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Home / India / India records 913 new Covid cases, lower than 1,000 after 715 days

India records 913 new Covid cases, lower than 1,000 after 715 days

Severe disease and deaths are unlikely to occur on the scale they did during the first and second waves: Scientist
Representational image.
Representational image.
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G.S. Mudur   |   New Delhi   |   Published 05.04.22, 02:05 AM

India on Monday recorded 913 new Covid-19 infections over the previous 24 hours, the first time the count has dropped below 1,000 in 715 days marking a continued decline amid a global uncertainty over the future course of the pandemic.

The country’s count of active Covid-19 patients on Monday fell t0 12,597 cases — below 13,000 in 714 days — after a near-steady decline since the third wave fuelled by the omicron variant had peaked at over 2.24 million active patients on January 25.

India had recorded 991 new infections on April 18 2020.

The World Health Organisation had noted a decrease in new infections during the week ending on March 29 across all its six regions, but increases in new cases in early to mid-March in some regions indicated that the virus was circulating at high levels.

Health experts believe India’s large proportion of the population already infected with Covid-19 and its high vaccination coverage — over 84 per cent of adults are fully vaccinated — will avert severe disease and deaths on a large scale, unless the virus changes dramatically.

Severe disease and deaths are unlikely to occur on the scale they did during the first and second waves, said Anurag Agrawal, a doctor-turned-scientist and dean, biosciences and health research at Ashoka University, Sonipat (Haryana).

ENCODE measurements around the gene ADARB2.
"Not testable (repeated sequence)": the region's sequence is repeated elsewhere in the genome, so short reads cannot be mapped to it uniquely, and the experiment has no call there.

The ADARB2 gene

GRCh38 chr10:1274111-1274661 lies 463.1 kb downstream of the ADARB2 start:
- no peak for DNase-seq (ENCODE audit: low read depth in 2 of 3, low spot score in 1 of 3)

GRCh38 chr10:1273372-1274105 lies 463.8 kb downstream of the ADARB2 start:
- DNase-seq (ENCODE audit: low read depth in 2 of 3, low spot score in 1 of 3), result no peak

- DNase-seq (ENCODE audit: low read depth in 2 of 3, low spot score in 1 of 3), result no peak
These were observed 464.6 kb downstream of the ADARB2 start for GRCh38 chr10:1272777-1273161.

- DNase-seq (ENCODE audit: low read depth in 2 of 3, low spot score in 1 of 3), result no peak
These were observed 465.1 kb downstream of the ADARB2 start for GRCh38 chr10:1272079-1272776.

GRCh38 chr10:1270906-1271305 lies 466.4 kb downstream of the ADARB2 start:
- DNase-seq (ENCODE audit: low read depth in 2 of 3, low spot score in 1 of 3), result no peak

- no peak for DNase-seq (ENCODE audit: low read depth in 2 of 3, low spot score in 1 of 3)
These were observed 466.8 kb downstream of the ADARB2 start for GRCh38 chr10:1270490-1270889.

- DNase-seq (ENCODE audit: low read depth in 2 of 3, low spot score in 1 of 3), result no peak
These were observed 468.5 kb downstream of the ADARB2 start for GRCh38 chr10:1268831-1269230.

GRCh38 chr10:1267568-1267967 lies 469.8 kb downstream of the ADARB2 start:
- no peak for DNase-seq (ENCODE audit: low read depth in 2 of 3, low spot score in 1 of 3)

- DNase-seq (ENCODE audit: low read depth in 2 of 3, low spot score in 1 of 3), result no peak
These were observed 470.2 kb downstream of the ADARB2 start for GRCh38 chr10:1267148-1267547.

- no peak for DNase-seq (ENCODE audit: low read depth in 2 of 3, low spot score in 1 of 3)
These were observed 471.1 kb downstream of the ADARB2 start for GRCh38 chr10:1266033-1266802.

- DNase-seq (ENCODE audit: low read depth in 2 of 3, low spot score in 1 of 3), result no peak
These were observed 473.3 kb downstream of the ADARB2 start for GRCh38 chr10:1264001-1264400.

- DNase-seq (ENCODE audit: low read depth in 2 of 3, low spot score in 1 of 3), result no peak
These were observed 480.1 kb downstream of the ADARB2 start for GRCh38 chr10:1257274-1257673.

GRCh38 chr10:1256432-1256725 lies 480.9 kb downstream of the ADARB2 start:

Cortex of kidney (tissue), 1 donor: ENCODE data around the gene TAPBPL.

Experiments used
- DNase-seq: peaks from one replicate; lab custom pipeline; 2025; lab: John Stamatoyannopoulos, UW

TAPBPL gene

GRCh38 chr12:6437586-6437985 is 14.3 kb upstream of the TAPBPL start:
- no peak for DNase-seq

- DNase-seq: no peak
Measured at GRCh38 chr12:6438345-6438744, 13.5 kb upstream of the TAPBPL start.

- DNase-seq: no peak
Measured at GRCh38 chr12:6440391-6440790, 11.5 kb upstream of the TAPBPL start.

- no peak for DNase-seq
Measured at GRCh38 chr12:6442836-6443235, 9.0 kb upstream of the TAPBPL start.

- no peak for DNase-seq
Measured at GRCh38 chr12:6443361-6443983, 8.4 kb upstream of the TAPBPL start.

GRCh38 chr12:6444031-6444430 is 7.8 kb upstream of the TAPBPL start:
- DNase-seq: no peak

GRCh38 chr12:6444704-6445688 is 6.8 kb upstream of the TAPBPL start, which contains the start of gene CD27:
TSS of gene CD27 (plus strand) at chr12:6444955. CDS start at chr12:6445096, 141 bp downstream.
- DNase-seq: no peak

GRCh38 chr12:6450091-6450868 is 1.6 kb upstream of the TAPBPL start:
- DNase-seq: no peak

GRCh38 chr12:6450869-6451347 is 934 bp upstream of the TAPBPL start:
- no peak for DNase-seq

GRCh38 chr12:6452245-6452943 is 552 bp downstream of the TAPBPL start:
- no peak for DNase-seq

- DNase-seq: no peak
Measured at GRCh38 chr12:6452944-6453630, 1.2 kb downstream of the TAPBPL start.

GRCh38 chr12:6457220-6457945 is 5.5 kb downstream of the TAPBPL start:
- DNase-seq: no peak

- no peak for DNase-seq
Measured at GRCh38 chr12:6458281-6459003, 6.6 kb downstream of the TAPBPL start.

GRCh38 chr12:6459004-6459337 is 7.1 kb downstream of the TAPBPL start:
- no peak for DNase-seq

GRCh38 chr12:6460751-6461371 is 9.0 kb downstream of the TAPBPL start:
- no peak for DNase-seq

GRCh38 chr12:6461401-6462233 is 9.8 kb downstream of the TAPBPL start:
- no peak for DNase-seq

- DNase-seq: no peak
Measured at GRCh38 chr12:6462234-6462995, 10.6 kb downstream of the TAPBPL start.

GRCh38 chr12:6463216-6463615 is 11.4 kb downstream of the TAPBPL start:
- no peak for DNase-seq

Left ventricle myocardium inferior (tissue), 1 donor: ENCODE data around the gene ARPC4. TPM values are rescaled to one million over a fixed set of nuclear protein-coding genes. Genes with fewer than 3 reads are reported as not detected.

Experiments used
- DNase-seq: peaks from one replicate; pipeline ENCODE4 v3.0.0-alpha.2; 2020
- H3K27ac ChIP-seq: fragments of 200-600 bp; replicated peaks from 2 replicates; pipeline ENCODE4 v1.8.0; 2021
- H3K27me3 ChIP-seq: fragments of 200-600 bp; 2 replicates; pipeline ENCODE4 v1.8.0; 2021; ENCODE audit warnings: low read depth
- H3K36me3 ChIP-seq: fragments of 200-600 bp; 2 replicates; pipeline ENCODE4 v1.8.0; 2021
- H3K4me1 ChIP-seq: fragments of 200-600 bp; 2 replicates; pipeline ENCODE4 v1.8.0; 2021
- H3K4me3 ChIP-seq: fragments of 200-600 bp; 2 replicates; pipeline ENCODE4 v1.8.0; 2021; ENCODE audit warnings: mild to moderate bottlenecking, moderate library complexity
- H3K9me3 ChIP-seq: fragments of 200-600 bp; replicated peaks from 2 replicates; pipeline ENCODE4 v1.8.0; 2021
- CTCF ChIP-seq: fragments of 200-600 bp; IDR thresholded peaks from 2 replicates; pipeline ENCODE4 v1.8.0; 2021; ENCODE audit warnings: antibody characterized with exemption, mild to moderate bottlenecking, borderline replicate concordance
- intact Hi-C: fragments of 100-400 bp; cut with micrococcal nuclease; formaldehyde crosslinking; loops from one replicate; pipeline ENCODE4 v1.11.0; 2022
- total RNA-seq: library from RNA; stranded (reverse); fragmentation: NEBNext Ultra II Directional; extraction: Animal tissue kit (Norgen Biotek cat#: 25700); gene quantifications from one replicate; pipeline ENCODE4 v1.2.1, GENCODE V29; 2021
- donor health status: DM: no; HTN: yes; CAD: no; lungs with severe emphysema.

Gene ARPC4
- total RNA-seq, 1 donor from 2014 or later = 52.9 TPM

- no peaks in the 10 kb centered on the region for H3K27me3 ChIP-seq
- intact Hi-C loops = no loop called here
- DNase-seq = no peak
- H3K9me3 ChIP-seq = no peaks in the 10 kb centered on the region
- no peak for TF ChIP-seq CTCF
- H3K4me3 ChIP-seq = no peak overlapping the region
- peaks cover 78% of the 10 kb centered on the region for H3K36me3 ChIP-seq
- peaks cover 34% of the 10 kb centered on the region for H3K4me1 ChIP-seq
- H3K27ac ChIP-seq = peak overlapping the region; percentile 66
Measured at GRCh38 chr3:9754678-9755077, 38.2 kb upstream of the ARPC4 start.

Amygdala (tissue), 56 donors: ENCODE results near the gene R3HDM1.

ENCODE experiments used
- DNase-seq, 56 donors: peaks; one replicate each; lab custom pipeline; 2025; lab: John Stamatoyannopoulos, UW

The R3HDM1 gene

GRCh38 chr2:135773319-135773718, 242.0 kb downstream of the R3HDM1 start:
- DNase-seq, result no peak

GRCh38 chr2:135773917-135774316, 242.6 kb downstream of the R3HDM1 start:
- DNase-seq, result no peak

“We can assume that as the most likely scenario,” Agrawal said. “But there might be unlikely scenarios in which the virus becomes more virulent.”

Researchers believe the resurgence of a virulent SARS-CoV-2 is unlikely because it would need to acquire mutations to evade the repertoire of immune responses people have acquired over the past two years, to spread quickly from person-to-person, and to cause severe disease.

“There is a trade-off between the potential of the virus to change substantially and its capacity to continue to infect people as efficiently as it has done,” said Jacob John, professor of community medicine at the Christian Medical College, Vellore.

“The window for change isn’t too wide -- if it acquires too many mutations, it might not be able to latch on to the cells it uses to cause infection,” John said.

Over several months, experts say, vaccine-induced antibody levels may wane. But the memory arms of the immune system are expected to protect freshly infected people from severe disease and death.

“Continued surveillance and sequencing will be critical,” said a government researcher. The Union health ministry had last month asked all states to look out for any unusual clusters of infections, test all patients with severe acute respiratory illness, and continue to send Covid-19 samples for sequencing.

The World Health Organisation had said last week that it is concerned about significant reduction in SARS-COV-2 testing in some countries, adding that this is making data “less representative, less timely, and less robust” impairing the ability to track the virus, its spread and its evolution.



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